WA growers are encouraged to find out what species and levels of root lesion nematodes (RLN) are present in their soils during the growing season.
The three main RLN found in WA are Pratylenchus neglectus, P. teres and P. thornei.
These microscopic endoparasites affect about 5.3 million hectares - or 60-65 per cent of the State’s cropped area – and are an increasing problem.
Latest Department of Agriculture and Food, Western Australia (DAFWA) surveys show RLN populations are at yield-limiting levels in at least 40 per cent of cropping paddocks and cause crop losses typically ranging from 15-50 per cent.
The GRDC and its Regional Cropping Solutions Networks (RCSNs) in all five western port zones have identified RLN as a high priority for research.
Why test for nematodes
Pre-seeding or in-crop soil testing can help plan rotations that help to manage potential damage from RLN in infested paddocks.
Correct RLN diagnosis will also assist DAFWA characterise nematode distribution and gather further resistance information for crop types and varieties grown in the western region.
Such research is vital because there are currently no chemicals available to economically control nematodes in broadacre cropping systems.
Best practice management for these pests centres on:
- Planning crop rotations with resistant or non-host break crops and pastures to inhibit nematode reproduction/build-up (resistance) and boost yields under RLN pressure (tolerance)
- Using crop varieties that are resistant or tolerant to the RLN species in the paddock
- Controlling summer weeds and the green bridge and adopting good plant nutrition<
- Building the natural suppressiveness of soil to RLN.
Pre-seeding testing for RLN
PreDicta B can test for P. neglectus and P. thornei.
A test for P. teres is also under development.
The PreDicta B testing service is available from the South Australian Research and Development Institute (SARDI) until mid-May through accredited agronomists.
Note, there were some changes to soil sampling protocols for PreDicta B in 2014 and further information about the test is available from Shawn Rowe, of SARDI, phone: 0477 744 305, email: firstname.lastname@example.org
In-crop testing for RLN
If RLN is suspected, contact DAFWA researcher Sarah Collins or send crop samples to her for confirmation of species and to provide data for her nematode survey project.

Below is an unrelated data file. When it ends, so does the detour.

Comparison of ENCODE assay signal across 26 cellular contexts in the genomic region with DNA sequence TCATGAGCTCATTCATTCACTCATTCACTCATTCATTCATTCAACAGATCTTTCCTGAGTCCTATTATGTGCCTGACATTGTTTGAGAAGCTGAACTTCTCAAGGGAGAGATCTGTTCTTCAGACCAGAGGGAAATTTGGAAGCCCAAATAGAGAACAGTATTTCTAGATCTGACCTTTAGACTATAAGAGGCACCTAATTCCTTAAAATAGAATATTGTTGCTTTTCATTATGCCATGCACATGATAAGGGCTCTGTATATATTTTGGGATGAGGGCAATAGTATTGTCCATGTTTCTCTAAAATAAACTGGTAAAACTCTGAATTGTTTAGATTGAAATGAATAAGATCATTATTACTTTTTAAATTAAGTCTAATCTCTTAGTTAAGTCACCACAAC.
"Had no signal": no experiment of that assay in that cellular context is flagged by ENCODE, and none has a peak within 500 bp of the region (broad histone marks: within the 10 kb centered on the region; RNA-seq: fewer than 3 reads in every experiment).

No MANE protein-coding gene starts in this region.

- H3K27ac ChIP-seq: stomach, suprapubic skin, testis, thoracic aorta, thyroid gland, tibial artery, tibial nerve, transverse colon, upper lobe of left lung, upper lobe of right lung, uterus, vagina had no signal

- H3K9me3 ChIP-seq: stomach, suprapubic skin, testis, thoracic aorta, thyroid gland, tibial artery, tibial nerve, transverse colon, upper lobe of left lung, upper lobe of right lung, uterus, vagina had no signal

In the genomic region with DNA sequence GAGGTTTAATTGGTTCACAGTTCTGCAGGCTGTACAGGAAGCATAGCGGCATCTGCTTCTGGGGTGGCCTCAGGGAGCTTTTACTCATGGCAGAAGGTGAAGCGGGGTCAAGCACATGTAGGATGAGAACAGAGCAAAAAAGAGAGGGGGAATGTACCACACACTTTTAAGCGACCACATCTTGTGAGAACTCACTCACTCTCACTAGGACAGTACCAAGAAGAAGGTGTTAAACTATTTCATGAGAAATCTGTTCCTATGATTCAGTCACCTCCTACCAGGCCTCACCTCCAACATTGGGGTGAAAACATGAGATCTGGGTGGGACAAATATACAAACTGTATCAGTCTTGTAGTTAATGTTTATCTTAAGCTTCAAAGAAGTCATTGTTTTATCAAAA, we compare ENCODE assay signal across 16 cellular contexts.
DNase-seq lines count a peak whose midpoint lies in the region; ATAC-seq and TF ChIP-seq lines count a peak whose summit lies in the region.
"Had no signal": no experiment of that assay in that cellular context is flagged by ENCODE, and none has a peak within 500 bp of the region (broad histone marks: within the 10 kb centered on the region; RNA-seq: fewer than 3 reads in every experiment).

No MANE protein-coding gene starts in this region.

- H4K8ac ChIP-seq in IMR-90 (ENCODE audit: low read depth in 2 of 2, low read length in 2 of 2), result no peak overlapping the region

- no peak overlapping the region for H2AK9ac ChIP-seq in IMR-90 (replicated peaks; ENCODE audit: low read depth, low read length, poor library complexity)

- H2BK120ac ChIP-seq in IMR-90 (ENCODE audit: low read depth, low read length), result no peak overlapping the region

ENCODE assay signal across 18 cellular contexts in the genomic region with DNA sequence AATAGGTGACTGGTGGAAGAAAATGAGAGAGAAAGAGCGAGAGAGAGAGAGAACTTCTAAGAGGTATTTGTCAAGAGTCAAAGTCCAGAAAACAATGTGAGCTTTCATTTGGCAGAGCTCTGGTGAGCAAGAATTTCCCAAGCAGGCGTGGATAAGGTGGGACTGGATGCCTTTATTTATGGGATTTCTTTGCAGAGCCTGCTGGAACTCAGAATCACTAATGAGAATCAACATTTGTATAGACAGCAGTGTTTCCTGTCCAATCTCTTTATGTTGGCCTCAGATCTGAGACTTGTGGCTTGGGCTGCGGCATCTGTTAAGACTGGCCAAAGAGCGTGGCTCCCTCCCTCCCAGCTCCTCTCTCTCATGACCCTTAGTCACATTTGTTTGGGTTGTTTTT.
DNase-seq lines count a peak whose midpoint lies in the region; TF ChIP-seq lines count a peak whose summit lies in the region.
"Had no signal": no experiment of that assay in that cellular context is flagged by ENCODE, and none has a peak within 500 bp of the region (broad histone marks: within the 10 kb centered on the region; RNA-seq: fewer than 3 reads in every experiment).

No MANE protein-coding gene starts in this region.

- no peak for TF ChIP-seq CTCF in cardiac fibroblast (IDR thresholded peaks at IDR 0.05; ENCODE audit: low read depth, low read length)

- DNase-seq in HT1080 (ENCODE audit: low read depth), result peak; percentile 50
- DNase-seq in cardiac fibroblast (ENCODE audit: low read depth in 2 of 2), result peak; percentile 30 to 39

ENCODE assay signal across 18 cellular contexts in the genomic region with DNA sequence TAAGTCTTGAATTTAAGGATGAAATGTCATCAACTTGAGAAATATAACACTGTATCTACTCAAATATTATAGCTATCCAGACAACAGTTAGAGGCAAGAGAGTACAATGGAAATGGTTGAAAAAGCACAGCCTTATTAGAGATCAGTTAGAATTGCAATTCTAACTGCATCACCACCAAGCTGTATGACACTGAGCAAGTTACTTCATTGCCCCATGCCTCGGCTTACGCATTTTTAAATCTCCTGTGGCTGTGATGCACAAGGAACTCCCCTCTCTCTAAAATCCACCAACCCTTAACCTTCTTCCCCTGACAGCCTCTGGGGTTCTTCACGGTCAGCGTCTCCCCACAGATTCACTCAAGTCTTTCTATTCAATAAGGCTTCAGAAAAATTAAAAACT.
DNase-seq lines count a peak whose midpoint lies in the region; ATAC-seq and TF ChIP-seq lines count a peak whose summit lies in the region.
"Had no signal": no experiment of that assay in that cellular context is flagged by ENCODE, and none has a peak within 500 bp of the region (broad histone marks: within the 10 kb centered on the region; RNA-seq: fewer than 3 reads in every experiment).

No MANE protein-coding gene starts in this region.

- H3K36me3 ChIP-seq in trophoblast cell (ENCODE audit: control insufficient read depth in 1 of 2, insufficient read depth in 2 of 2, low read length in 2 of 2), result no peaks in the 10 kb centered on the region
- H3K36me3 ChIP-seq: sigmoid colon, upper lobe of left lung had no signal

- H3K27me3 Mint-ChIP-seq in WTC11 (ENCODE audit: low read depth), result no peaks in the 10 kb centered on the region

For a broader diagnosis of problem areas, samples can also be sent to the AGWEST Plant Laboratories. Information about this service is available under Our Services on the DAFWA website: www.agric.wa.gov.au
It is important to send whole plants, including intact root systems and soil – for both suspect and healthy samples.
RLN symptoms are commonly mistaken for nutrient deficiencies, soil limiting factors or rhizoctonia.
Look for big patches or uneven waves of crop growth in paddocks. Up close, plants are often smaller, look chlorotic (yellowing), have reduced tillering, wilt easily and may be dying-off.
If nematodes are present, roots may be stunted, lack lateral roots and may have brown lesions from nematode pruning.
What to do with test results – variety and rotation planning
If there are high to very high RLN levels in a paddock (>10 nematodes/mL of soil or >10 000 nematodes/gram dry root - severity score three and four), DAFWA recommends growing a moderately resistant (MR) or resistant (R) crop for one to two cropping seasons.
Taking action with rotations can help to reduce nematode numbers to a level that is not yield-limiting.
Resistance ratings for P. neglectus and P. thornei for wheat and barley can be found in the 2014 Crop Variety Sowing Guides for WA.
DAFWA has robust resistance information for P. neglectus from glasshouse and field trials.
The recommendation for a paddock infested with high levels of P. neglectus is to grow lupins (Tanjil), field peas (Kaspa), serradella (Charano yellow, Yelbini yellow or Margurita French) or sulla (Flamenco).